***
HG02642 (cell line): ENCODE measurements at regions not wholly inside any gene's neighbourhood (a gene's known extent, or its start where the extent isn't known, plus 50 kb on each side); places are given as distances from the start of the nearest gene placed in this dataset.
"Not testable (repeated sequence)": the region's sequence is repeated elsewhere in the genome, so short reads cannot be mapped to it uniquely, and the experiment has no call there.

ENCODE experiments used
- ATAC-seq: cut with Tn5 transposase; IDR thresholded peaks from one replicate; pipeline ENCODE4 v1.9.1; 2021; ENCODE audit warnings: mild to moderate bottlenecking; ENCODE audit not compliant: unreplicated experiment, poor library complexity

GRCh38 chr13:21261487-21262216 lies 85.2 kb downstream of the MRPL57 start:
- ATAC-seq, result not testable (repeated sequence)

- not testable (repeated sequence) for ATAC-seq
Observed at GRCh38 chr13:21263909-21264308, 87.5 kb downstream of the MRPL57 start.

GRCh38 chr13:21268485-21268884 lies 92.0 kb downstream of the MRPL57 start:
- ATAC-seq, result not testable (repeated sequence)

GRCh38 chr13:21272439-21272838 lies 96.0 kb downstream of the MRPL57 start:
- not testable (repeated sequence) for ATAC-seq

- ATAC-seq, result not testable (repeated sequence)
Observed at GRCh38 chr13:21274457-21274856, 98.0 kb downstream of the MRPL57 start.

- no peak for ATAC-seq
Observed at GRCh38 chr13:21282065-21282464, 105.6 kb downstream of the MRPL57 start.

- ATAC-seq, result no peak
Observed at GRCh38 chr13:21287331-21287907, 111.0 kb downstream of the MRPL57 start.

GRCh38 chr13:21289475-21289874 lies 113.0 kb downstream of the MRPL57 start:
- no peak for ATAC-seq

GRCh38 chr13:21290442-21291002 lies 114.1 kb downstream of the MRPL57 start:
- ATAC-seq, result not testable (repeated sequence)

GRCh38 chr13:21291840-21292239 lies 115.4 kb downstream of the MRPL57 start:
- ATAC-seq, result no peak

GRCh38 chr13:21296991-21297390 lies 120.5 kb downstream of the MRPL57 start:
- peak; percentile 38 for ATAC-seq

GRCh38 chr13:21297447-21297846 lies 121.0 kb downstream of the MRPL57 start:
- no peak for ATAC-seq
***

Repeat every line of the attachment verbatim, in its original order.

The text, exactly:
HG02642 (cell line): ENCODE measurements at regions not wholly inside any gene's neighbourhood (a gene's known extent, or its start where the extent isn't known, plus 50 kb on each side); places are given as distances from the start of the nearest gene placed in this dataset.
"Not testable (repeated sequence)": the region's sequence is repeated elsewhere in the genome, so short reads cannot be mapped to it uniquely, and the experiment has no call there.

ENCODE experiments used
- ATAC-seq: cut with Tn5 transposase; IDR thresholded peaks from one replicate; pipeline ENCODE4 v1.9.1; 2021; ENCODE audit warnings: mild to moderate bottlenecking; ENCODE audit not compliant: unreplicated experiment, poor library complexity

GRCh38 chr13:21261487-21262216 lies 85.2 kb downstream of the MRPL57 start:
- ATAC-seq, result not testable (repeated sequence)

- not testable (repeated sequence) for ATAC-seq
Observed at GRCh38 chr13:21263909-21264308, 87.5 kb downstream of the MRPL57 start.

GRCh38 chr13:21268485-21268884 lies 92.0 kb downstream of the MRPL57 start:
- ATAC-seq, result not testable (repeated sequence)

GRCh38 chr13:21272439-21272838 lies 96.0 kb downstream of the MRPL57 start:
- not testable (repeated sequence) for ATAC-seq

- ATAC-seq, result not testable (repeated sequence)
Observed at GRCh38 chr13:21274457-21274856, 98.0 kb downstream of the MRPL57 start.

- no peak for ATAC-seq
Observed at GRCh38 chr13:21282065-21282464, 105.6 kb downstream of the MRPL57 start.

- ATAC-seq, result no peak
Observed at GRCh38 chr13:21287331-21287907, 111.0 kb downstream of the MRPL57 start.

GRCh38 chr13:21289475-21289874 lies 113.0 kb downstream of the MRPL57 start:
- no peak for ATAC-seq

GRCh38 chr13:21290442-21291002 lies 114.1 kb downstream of the MRPL57 start:
- ATAC-seq, result not testable (repeated sequence)

GRCh38 chr13:21291840-21292239 lies 115.4 kb downstream of the MRPL57 start:
- ATAC-seq, result no peak

GRCh38 chr13:21296991-21297390 lies 120.5 kb downstream of the MRPL57 start:
- peak; percentile 38 for ATAC-seq

GRCh38 chr13:21297447-21297846 lies 121.0 kb downstream of the MRPL57 start:
- no peak for ATAC-seq